Browsing named entities in The Daily Dispatch: July 2, 1863., [Electronic resource]. You can also browse the collection for Falstaff or search for Falstaff in all documents.
Your search returned 5 results in 1 document section:
The Daily Dispatch: July 2, 1863., [Electronic resource], Death of the
Death of the Sensualist. --The end of Falstaff may stand as a type for the close of every such life. It was without regret and without honor. There is no life so melancholy in its close as tha
d for the song of the viol, there are the meanings of death.
The class is well embodied in Falstaff, in his life, also in his death.
No death in Shakespeare is more sadly impressive to me than that of Falstaff.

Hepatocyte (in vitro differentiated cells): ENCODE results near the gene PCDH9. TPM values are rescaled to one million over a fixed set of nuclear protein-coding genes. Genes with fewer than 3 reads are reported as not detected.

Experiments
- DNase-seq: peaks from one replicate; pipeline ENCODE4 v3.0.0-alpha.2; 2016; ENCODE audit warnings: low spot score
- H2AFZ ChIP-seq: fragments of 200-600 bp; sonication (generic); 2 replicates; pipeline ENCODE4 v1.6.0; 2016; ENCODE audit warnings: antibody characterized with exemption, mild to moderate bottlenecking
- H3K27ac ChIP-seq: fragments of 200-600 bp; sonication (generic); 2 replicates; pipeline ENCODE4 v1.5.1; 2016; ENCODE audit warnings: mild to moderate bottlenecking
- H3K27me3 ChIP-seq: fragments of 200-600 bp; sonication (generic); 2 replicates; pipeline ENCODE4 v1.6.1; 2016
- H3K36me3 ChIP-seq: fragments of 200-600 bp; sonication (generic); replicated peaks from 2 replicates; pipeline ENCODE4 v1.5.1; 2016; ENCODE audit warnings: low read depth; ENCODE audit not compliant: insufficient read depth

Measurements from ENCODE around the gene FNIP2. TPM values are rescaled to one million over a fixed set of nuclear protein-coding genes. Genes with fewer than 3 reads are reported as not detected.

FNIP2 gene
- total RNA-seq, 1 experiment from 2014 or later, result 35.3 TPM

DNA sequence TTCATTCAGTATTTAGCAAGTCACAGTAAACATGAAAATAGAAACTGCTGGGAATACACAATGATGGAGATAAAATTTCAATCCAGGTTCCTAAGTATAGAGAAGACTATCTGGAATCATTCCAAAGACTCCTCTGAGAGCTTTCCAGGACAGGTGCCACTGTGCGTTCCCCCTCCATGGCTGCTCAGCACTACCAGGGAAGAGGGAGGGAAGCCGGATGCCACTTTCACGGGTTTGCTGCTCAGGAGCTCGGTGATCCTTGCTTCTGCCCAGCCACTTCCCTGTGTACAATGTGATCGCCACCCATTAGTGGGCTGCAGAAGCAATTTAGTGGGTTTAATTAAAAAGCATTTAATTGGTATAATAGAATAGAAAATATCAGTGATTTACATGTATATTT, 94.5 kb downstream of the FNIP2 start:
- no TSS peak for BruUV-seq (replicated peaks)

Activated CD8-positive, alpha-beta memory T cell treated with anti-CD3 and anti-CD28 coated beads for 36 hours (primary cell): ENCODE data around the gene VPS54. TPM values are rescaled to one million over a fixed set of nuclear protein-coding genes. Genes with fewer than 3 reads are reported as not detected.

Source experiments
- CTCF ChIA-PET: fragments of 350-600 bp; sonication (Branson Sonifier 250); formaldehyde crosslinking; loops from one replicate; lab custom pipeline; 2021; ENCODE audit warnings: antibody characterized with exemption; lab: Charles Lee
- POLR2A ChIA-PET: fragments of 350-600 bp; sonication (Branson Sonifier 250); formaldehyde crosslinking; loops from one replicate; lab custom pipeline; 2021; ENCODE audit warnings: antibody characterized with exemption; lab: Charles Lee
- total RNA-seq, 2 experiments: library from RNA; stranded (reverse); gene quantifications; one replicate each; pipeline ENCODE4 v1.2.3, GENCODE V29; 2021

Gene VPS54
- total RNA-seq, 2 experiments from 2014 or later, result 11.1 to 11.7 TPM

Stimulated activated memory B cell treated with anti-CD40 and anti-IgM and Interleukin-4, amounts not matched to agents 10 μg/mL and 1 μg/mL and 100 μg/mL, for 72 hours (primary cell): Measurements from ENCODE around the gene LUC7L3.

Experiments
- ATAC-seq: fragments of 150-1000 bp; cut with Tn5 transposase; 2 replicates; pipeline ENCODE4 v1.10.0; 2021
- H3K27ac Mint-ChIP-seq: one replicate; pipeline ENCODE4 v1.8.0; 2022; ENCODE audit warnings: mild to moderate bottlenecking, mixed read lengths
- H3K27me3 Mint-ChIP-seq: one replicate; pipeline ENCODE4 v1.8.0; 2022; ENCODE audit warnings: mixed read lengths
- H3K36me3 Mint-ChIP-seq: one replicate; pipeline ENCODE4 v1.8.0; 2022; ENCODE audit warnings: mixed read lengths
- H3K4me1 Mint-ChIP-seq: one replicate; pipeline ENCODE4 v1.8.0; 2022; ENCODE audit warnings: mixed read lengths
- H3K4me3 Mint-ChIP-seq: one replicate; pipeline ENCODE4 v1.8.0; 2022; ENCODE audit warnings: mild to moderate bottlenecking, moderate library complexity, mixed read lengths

In other deaths there is the sweetness of innocence, or the force of passion.
Desdemona expires in her gentleness; Hamlet, with all his solemn majesty about him; Macbeth reels benea hausted life and misery; Othello has no more for which he can exist; but the closing moments of Falstaff are gloomy, without being tragic; they are dreary and oppressive, with little to relieve the si in the most unpromising circumstances he compels us to feel its sacredness.
The last hours of Falstaff he enshrouds in the dignity of death, and by a few simple and pathetic words in the mouth of hi